GOVERNMENT Bill of Rights
Proposed in 1789 and enacted on December 15, 1791
The Bill of Rights is also known as the first 10 amendments to the Constitution of the United States. Many of these amendments seek to protect the rights of citizens by focusing on personal freedoms and the power of government.
The amendments included in the Bill of Rights are:
Protects the people's right to practice religion, to speak freely, to assemble (meet), to address the government and of the press to publish.
Protects the right to own guns.
Guarantees that the army cannot force homeowners to give them room and board.
Protects the people from the government improperly taking property, papers, or people, without a valid warrant based on probable cause (good reason).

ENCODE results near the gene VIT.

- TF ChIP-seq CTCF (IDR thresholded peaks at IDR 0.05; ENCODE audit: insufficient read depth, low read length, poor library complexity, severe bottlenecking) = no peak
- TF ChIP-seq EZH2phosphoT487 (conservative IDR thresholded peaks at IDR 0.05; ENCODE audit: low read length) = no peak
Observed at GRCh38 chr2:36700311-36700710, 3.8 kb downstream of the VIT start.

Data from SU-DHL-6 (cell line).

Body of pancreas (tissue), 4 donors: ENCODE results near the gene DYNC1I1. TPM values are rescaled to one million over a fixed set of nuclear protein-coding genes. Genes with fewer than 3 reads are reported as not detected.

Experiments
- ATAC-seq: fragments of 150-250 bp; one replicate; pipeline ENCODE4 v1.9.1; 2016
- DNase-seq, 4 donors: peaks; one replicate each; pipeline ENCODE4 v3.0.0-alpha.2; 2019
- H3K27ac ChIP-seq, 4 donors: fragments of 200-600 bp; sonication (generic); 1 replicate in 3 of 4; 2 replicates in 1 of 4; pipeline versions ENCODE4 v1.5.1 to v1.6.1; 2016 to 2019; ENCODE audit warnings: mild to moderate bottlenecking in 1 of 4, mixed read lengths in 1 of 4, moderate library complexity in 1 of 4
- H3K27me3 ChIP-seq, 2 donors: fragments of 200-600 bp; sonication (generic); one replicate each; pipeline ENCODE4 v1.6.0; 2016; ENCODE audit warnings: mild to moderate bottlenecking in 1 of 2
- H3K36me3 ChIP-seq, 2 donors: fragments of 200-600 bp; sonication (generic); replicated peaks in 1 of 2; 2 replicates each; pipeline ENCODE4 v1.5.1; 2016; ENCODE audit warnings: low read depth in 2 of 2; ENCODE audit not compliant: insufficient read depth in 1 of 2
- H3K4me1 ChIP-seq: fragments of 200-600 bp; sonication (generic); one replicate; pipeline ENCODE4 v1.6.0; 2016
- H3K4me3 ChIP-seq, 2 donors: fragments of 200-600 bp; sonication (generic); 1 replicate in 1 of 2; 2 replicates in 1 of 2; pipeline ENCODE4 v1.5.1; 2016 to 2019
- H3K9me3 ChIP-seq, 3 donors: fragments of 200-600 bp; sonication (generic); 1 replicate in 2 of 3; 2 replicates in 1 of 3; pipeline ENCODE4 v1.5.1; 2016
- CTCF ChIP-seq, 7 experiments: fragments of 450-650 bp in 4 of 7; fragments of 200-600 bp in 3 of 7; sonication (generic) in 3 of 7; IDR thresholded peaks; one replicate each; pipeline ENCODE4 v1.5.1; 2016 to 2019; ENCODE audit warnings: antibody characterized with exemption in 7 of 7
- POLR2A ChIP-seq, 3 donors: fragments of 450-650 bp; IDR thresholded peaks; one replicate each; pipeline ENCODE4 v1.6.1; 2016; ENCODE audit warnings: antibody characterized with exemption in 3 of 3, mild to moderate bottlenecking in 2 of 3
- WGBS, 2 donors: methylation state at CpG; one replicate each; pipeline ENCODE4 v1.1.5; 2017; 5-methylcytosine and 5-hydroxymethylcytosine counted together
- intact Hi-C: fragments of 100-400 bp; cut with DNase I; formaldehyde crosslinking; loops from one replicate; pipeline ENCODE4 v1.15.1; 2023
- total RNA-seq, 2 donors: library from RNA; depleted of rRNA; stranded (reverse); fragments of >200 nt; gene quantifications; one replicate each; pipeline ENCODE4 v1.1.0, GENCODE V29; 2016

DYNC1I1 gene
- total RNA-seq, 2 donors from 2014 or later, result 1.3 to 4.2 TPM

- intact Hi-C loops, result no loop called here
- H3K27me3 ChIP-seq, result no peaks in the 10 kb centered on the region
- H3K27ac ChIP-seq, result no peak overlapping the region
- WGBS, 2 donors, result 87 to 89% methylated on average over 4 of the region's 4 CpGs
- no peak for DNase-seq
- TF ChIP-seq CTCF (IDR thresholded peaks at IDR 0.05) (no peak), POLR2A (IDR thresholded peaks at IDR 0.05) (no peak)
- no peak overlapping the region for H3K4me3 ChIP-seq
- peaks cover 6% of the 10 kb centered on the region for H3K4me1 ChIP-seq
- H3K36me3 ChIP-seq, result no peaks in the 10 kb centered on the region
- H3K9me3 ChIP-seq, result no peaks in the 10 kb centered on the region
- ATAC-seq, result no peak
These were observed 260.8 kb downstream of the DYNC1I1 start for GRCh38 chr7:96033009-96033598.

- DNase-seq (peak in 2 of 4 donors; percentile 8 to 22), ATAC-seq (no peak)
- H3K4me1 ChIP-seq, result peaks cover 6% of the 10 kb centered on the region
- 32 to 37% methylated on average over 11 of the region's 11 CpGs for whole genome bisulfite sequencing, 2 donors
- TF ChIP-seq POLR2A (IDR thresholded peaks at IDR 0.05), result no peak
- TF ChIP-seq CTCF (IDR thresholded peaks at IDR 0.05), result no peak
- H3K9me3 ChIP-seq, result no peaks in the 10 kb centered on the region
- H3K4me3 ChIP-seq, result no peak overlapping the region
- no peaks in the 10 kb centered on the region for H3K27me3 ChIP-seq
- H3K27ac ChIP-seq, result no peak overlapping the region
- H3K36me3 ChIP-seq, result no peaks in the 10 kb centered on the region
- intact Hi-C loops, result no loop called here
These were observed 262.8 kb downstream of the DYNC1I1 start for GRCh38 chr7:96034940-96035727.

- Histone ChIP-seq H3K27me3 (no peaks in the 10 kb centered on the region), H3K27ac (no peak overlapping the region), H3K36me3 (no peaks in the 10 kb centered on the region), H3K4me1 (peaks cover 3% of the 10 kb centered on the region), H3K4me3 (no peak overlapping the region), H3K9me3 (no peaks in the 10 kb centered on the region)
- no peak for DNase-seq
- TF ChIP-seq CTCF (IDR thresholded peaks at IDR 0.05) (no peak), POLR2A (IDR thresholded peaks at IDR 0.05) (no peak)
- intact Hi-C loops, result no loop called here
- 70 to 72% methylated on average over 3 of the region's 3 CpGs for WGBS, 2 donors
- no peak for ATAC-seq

Protects people from being held for committing a crime unless they are properly indicted, that they may not be tried twice for the same crime, and that you need not be forced to testify against yourself. It also contains due process guarantees.
Guarantees a speedy trial, an impartial jury, and that the accused can confront witnesses against them, and that the accused must be allowed to have a lawyer.
Guarantees a jury trial in federal civil court cases. This type of case is normally no longer heard in federal court.
Guarantees that punishments will be fair, and not cruel, and that extraordinarily large fines will not be set.
Simply a statement that other rights aside from those listed may exist, and just because they are not listed doesn't mean they can be violated.
Says that any power not granted to the federal government belongs to the states.